Beyond that, there is so little that has been done with THC-O Acetate that I have no guarantee that it is not potentially toxic in some other way. Perhaps it is not properly broken down by the liver and can build up. While it’s two or three times more potent than THC, it’s an immediate recipe for potential serious side effects. [Note: Dr. Russo stresses that THC-O acetate’s potency is not yet known.]

So between the danger inherent in the manufacturing process, the potential toxicity of the product and its illegality, I have to recommend people to forget about it. It’s just not something people should try.

JH: Do you see any potential applications for THC-O acetate?

ER: I cannot rule this out. Again, his enhanced potency – putative enhanced potency – may or may not be of use. If it went through the normal process of toxicological testing in animals, and then through the usual processes of studying humans in clinical trials, it might have an application. But it is more likely that the benefits will be outweighed by other problems. It remains to be seen.

It could be medically useful, but, especially since the product and process is illegal, I don’t trust companies that try to do this [will create] a quality product that will be safe for consumers. I’m sure it won’t.

When something like this is done, it is not a 100% conversion. There will always be [possible contaminants and byproducts], and that’s a real trap, potentially. There can be nasty chemicals involved in the process that really have nothing to do with cannabis per se, but which are going to be very, very potentially harmful to the liver or other organs. …

[These chemicals] must be separated in the process, but God knows how strict the controls are in the manufacturing process. It doesn’t give someone like me confidence that everything will be done to a high security standard.

JH: What are your concerns about how THC-O Acetate is being used, especially with vaping?

ER: With cannabis concentrates there is great potential for a number of issues. The first is too high a dose, and it can happen all the time with garden strain THC. Many vape pens contain 70-90% THC. It goes beyond what everyone should need.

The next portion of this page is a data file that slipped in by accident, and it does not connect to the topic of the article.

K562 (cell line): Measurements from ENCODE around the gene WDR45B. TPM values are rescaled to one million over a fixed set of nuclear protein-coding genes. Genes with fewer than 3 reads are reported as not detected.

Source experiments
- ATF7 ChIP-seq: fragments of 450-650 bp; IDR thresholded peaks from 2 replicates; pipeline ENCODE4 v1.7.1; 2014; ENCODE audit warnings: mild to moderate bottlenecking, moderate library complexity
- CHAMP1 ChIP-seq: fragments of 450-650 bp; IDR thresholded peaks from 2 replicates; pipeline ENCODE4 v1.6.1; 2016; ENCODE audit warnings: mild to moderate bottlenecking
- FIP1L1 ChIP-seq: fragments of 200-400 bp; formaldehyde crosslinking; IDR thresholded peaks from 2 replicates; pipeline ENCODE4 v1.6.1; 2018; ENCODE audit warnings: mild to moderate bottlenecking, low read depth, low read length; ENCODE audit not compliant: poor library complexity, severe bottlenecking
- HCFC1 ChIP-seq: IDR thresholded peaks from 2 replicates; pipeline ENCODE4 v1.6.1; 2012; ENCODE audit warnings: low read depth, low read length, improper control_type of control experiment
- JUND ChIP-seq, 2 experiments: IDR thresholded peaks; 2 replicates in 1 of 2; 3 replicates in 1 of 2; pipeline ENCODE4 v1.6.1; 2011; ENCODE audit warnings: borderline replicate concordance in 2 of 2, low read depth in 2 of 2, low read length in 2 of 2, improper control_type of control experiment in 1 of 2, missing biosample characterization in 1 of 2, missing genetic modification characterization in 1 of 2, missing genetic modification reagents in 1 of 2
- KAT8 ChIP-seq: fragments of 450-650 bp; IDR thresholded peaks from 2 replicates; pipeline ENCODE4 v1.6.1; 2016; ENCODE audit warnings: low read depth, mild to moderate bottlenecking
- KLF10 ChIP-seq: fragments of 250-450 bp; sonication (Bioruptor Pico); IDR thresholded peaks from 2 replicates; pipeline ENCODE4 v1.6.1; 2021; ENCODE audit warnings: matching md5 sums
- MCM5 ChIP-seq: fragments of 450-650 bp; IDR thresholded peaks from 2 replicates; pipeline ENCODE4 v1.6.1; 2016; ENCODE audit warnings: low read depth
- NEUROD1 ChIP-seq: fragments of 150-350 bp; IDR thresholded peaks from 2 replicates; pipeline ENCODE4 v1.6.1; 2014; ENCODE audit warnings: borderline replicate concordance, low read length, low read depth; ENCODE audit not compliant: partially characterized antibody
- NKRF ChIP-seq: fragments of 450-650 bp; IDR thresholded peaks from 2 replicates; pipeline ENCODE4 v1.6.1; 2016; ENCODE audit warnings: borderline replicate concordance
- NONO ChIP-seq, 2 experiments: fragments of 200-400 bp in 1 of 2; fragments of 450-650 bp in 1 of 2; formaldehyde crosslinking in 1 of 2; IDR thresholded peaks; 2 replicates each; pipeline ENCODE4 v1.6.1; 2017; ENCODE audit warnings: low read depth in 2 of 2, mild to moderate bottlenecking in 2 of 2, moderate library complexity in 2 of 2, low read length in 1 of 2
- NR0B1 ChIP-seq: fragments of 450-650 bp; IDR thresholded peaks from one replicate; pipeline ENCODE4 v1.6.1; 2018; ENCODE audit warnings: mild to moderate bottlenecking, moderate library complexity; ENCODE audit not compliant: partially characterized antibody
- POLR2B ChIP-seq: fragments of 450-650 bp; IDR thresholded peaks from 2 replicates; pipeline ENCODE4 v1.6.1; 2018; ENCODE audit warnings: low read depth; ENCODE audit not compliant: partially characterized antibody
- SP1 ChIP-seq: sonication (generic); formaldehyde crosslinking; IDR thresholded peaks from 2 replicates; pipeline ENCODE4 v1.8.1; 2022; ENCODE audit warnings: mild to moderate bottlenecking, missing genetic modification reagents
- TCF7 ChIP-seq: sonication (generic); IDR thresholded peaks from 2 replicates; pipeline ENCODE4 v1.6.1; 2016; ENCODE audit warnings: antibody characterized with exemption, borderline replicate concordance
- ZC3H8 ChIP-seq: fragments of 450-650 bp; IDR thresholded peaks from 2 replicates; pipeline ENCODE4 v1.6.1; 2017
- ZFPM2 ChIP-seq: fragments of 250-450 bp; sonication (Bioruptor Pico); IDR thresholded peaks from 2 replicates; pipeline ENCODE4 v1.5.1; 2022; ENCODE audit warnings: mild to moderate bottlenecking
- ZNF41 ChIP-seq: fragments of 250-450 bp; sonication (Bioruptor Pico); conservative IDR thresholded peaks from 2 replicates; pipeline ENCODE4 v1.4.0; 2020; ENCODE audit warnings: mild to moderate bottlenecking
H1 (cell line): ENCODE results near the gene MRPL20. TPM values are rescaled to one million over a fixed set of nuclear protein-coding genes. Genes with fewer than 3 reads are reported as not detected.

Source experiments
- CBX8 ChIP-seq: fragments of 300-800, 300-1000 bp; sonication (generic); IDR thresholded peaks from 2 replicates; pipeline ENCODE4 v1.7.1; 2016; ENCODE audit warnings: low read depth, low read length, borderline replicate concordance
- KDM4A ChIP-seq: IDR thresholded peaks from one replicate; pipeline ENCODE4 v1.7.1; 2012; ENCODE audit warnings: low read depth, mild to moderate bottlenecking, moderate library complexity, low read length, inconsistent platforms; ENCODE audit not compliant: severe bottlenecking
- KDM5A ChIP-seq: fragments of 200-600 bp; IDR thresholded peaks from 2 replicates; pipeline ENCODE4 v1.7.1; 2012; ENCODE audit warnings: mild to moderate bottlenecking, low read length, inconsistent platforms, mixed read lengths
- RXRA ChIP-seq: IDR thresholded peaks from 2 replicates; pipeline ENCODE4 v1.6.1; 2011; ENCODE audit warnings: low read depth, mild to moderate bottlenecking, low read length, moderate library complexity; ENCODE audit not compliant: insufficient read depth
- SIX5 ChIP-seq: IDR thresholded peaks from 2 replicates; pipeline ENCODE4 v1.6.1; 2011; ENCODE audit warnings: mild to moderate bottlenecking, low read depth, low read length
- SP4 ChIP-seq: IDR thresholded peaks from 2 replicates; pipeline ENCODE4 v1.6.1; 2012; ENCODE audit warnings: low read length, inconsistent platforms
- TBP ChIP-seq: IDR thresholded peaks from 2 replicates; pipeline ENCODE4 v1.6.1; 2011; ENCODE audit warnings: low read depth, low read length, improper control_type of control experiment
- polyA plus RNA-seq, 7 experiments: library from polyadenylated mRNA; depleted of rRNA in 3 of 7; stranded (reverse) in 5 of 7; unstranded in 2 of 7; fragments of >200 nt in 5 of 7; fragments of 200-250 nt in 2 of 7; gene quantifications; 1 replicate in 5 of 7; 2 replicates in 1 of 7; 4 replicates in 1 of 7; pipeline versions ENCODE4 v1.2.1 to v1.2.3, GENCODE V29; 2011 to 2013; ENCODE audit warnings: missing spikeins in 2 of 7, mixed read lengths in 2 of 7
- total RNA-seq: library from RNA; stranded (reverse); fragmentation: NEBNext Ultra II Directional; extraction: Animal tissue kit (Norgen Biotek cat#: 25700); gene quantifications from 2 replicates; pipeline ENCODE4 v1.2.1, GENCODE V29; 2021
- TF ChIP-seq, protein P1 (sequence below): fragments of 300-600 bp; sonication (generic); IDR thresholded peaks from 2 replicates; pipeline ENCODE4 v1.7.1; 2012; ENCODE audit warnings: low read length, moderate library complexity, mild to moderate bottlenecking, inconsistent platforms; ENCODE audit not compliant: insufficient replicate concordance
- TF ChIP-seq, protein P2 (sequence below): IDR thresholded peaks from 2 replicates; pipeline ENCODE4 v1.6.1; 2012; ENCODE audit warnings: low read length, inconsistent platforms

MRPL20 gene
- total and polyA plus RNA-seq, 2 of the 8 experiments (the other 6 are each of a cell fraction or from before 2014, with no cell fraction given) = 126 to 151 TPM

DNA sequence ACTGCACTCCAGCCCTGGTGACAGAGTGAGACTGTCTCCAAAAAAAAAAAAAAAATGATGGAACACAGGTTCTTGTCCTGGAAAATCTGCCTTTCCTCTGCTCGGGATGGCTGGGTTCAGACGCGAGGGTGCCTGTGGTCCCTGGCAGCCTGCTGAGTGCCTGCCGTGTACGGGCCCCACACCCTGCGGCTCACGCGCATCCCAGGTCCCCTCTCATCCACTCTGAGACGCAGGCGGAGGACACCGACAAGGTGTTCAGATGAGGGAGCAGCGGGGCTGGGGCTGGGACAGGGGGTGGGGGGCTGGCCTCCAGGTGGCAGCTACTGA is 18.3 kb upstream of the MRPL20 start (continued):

I know of a situation – someone in the cannabis industry who has been smoking cannabis for decades – who tried a vape pen for the first time and immediately passed out. I had what is called vasovagal syncope [a sudden drop in heart rate and blood pressure that leads to fainting] too high a dose of THC. So if we’re dealing with THC-O acetate, and it’s two or three times the potency, there’s great potential there. [for similar problems].

What happens when someone has too much THC? Well, that’s not pretty. A number of things: paranoia, anxiety. They can have what’s called toxic psychosis – basically it’s a kind of poisoning where you stray from reality for a while. In other words, you develop psychotic symptoms, delusions, hallucinations. It takes a few hours to go by, and you might end up in the ER with super strong sedatives to help bring you down. It doesn’t mean there will be permanent damage, but it’s not a picnic.

Another possible side effect is what I mentioned earlier, vasovagal syncope, where you pass out on your feet, fall to the ground, potentially break an arm, or have a fractured skull. This stuff happens. Also, when we are dealing with very powerful material and people do it over and over again, eventually they will develop a tolerance.

Now tolerance sounds like a pretty word. But in this case, it means that over time someone will need to achieve the desired level of elevation more and more. This development of tolerance is clearly associated with high potency vape pens, and the potential is even greater for a substance like THC-O acetate, if indeed two or three times the potency.

Under these conditions, this opens up the gamut of other possible side effects, including something called cannabis hyperemesis syndrome, where exposure to THC switches from the drug that helps relieve nausea and vomiting to one that produces nausea, vomiting, abdominal pain, etc. so on. This is a serious condition. We just published a newspaper article about it. Fortunately, this is not for everyone. It seems to have genetic susceptibility in some people.

There is still a potential for something called off-target effects, which means it might have another mechanism of action that regular THC doesn’t. … You don’t know until things have been properly tested. So, we know what it might do in terms of pharmacology similar to THC. But there is the potential for off-target effects, and it could be anything in any body system.

JH: Is there anything else you would like to say about THC-O Acetate, especially to hemp growers and processors?

ER: I would say don’t go there. Focus on producing a quality product, where you know what’s in it and it’s been made correctly — no pesticides, no heavy metals, all that good stuff — and forget about it. … find something else to do with your resources.

This interview has been edited for length and clarity.

Jolene Hansen is a freelance writer specializing in the hemp, cannabis and horticulture industries. Contact her at [email protected]